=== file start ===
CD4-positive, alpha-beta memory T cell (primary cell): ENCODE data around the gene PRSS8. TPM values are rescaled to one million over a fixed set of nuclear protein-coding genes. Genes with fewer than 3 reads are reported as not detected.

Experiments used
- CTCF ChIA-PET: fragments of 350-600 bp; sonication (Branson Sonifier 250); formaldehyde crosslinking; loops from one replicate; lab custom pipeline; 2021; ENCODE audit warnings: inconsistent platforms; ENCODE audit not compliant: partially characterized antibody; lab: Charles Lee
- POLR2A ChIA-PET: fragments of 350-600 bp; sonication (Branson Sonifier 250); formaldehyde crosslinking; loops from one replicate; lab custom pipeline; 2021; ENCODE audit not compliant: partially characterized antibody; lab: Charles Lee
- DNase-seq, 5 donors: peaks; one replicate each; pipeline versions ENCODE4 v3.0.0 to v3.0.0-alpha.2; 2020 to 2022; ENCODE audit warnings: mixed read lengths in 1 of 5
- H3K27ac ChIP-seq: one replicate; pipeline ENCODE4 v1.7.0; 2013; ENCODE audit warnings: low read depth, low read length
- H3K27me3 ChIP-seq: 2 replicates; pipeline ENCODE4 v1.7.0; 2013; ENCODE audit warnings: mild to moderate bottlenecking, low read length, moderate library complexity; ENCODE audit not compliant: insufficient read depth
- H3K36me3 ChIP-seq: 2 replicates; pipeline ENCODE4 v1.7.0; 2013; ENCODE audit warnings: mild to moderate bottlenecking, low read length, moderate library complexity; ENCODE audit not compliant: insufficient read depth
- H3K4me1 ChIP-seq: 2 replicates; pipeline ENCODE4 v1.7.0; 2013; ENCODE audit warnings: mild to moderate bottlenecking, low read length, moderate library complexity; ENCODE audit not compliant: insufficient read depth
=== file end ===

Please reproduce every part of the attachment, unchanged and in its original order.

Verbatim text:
CD4-positive, alpha-beta memory T cell (primary cell): ENCODE data around the gene PRSS8. TPM values are rescaled to one million over a fixed set of nuclear protein-coding genes. Genes with fewer than 3 reads are reported as not detected.

Experiments used
- CTCF ChIA-PET: fragments of 350-600 bp; sonication (Branson Sonifier 250); formaldehyde crosslinking; loops from one replicate; lab custom pipeline; 2021; ENCODE audit warnings: inconsistent platforms; ENCODE audit not compliant: partially characterized antibody; lab: Charles Lee
- POLR2A ChIA-PET: fragments of 350-600 bp; sonication (Branson Sonifier 250); formaldehyde crosslinking; loops from one replicate; lab custom pipeline; 2021; ENCODE audit not compliant: partially characterized antibody; lab: Charles Lee
- DNase-seq, 5 donors: peaks; one replicate each; pipeline versions ENCODE4 v3.0.0 to v3.0.0-alpha.2; 2020 to 2022; ENCODE audit warnings: mixed read lengths in 1 of 5
- H3K27ac ChIP-seq: one replicate; pipeline ENCODE4 v1.7.0; 2013; ENCODE audit warnings: low read depth, low read length
- H3K27me3 ChIP-seq: 2 replicates; pipeline ENCODE4 v1.7.0; 2013; ENCODE audit warnings: mild to moderate bottlenecking, low read length, moderate library complexity; ENCODE audit not compliant: insufficient read depth
- H3K36me3 ChIP-seq: 2 replicates; pipeline ENCODE4 v1.7.0; 2013; ENCODE audit warnings: mild to moderate bottlenecking, low read length, moderate library complexity; ENCODE audit not compliant: insufficient read depth
- H3K4me1 ChIP-seq: 2 replicates; pipeline ENCODE4 v1.7.0; 2013; ENCODE audit warnings: mild to moderate bottlenecking, low read length, moderate library complexity; ENCODE audit not compliant: insufficient read depth